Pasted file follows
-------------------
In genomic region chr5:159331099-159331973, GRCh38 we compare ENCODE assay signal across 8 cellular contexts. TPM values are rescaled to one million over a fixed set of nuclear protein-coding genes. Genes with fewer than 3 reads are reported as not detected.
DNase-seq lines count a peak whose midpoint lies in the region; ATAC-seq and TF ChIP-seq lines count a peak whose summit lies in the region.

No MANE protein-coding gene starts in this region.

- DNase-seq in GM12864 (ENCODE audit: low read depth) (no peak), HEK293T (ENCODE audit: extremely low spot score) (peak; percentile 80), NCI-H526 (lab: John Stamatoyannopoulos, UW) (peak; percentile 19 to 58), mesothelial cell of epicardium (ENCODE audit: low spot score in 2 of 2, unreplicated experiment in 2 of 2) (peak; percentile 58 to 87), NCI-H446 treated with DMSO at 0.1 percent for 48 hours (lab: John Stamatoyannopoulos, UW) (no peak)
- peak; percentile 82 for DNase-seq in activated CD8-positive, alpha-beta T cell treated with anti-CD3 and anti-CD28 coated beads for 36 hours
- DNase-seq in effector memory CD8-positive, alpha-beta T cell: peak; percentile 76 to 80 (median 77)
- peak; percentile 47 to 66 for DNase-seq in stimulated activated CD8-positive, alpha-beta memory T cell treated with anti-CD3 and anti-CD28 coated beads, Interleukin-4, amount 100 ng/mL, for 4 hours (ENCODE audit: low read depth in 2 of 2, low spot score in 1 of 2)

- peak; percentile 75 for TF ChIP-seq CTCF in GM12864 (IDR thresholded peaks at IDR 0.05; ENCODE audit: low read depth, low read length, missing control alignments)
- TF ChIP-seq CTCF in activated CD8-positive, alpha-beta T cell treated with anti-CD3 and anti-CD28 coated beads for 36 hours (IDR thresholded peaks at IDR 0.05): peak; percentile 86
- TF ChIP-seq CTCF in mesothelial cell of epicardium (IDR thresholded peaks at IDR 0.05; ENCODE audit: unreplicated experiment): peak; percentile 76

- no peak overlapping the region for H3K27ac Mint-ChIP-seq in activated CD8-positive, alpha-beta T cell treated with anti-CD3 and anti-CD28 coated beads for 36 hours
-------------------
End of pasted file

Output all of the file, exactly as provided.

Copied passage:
In genomic region chr5:159331099-159331973, GRCh38 we compare ENCODE assay signal across 8 cellular contexts. TPM values are rescaled to one million over a fixed set of nuclear protein-coding genes. Genes with fewer than 3 reads are reported as not detected.
DNase-seq lines count a peak whose midpoint lies in the region; ATAC-seq and TF ChIP-seq lines count a peak whose summit lies in the region.

No MANE protein-coding gene starts in this region.

- DNase-seq in GM12864 (ENCODE audit: low read depth) (no peak), HEK293T (ENCODE audit: extremely low spot score) (peak; percentile 80), NCI-H526 (lab: John Stamatoyannopoulos, UW) (peak; percentile 19 to 58), mesothelial cell of epicardium (ENCODE audit: low spot score in 2 of 2, unreplicated experiment in 2 of 2) (peak; percentile 58 to 87), NCI-H446 treated with DMSO at 0.1 percent for 48 hours (lab: John Stamatoyannopoulos, UW) (no peak)
- peak; percentile 82 for DNase-seq in activated CD8-positive, alpha-beta T cell treated with anti-CD3 and anti-CD28 coated beads for 36 hours
- DNase-seq in effector memory CD8-positive, alpha-beta T cell: peak; percentile 76 to 80 (median 77)
- peak; percentile 47 to 66 for DNase-seq in stimulated activated CD8-positive, alpha-beta memory T cell treated with anti-CD3 and anti-CD28 coated beads, Interleukin-4, amount 100 ng/mL, for 4 hours (ENCODE audit: low read depth in 2 of 2, low spot score in 1 of 2)

- peak; percentile 75 for TF ChIP-seq CTCF in GM12864 (IDR thresholded peaks at IDR 0.05; ENCODE audit: low read depth, low read length, missing control alignments)
- TF ChIP-seq CTCF in activated CD8-positive, alpha-beta T cell treated with anti-CD3 and anti-CD28 coated beads for 36 hours (IDR thresholded peaks at IDR 0.05): peak; percentile 86
- TF ChIP-seq CTCF in mesothelial cell of epicardium (IDR thresholded peaks at IDR 0.05; ENCODE audit: unreplicated experiment): peak; percentile 76

- no peak overlapping the region for H3K27ac Mint-ChIP-seq in activated CD8-positive, alpha-beta T cell treated with anti-CD3 and anti-CD28 coated beads for 36 hours